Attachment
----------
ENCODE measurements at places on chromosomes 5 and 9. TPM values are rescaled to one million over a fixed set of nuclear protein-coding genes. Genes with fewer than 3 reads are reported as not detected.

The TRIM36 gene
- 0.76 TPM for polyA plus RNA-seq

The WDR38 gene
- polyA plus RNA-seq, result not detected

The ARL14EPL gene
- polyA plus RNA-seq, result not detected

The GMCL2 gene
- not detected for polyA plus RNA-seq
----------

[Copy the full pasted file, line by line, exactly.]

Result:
ENCODE measurements at places on chromosomes 5 and 9. TPM values are rescaled to one million over a fixed set of nuclear protein-coding genes. Genes with fewer than 3 reads are reported as not detected.

The TRIM36 gene
- 0.76 TPM for polyA plus RNA-seq

The WDR38 gene
- polyA plus RNA-seq, result not detected

The ARL14EPL gene
- polyA plus RNA-seq, result not detected

The GMCL2 gene
- not detected for polyA plus RNA-seq